Bullying in 2014

Although bullying has occurred in some form or another since the human race began, it has become more of a problem in schools throughout the last decade or so. With the rise in popularity of social media among teens and the accessibility of cell phones and internet options, there are now new avenues in which kids can pick on their peers. The U.S. Department of Health and Human Services anti-bullying website defines bullying as “intentionally aggressive, usually repeated verbal, social or physical behavior aimed at a specific person or group of people.” The increase in bullying has sparked national campaigns in order to curb this growing negative trend in schools and the workplace.

According to a recent UCLA psychology study, those who bully are considered the “coolest” among participants. With 83 percent of teens and 79 percent of boys reporting being bullied, and approximately 30 percent of teens admitting to bullying themselves, it is clear that harassment at school is a growing problem affecting school work, social relationships and self-esteem.  Online bullying, officially coined cyberbullying, is one of the reasons bullying has increased, as it can be done anonymously, making it difficult to trace. In addition, online images and messages reach a wide audience very quickly causing a maximum amount of damage in a short amount of time. Because some suicides have been directly linked to cyberbullying and the fact that 75 percent of school shootings have been linked to bullying and harassment toward the perpetrator, it is clear that parents need to be on the forefront of the movement to help stem the tide.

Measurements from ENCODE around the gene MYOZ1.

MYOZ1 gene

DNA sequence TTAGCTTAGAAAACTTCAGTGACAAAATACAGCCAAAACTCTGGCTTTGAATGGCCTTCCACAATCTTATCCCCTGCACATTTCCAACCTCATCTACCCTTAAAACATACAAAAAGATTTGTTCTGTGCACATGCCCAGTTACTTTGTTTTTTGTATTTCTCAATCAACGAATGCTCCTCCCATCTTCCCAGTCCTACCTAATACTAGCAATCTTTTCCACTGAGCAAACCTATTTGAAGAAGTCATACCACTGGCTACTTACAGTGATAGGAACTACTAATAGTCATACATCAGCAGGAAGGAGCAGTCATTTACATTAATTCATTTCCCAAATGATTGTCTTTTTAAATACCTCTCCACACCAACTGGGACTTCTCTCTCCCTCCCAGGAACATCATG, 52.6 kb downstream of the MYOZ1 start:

What Can Parents Do?

There are a number of ways that parents can help protect their kids as well as helping those who are doing the bullying.

·         Keep the lines of communication open between you and your teen. If his behavior changes, his grades drop or he seems more withdrawn, it may be time to have a discussion about what is happening at school.

·         Discuss with your teen what he can do to avoid incidents at school. This can include assertive directions to stop, keeping a safe distance or sticking close to friends in a buddy system. Chronic bullying should always be reported to an adult at the school as well.

·         Know what your teen is up to online as well as what apps they frequent on their phone or tablet. Social media sites can be a fun way to share photos and keep up with family and friends, but they are also a hotspot for bullying. Let your teen know that you will be checking up on communication regularly and that access to these options is a privilege, not a right.

·         Take any report of your child being a bully seriously. Make sure your teen knows that you will not tolerate bullying in any form and be clear and consistent on the consequences for breaking the rules.

·         Teach your child empathy and practice what you preach. Your home environment should be a reflection of the values you want him to embrace. Respect and effective conflict management should be demonstrated on a regular basis.

As your teen grows, you may not be able to protect him from everything, as much as you want to. However, you can be a proactive force in making sure that he has a safe and supportive place to learn how to handle conflict with his peers as well as proper coping mechanisms.

Liahona Academy is a residential treatment program specializing in helping troubled boys get their lives back on track. Contact us at 1-800 for a free consultation.

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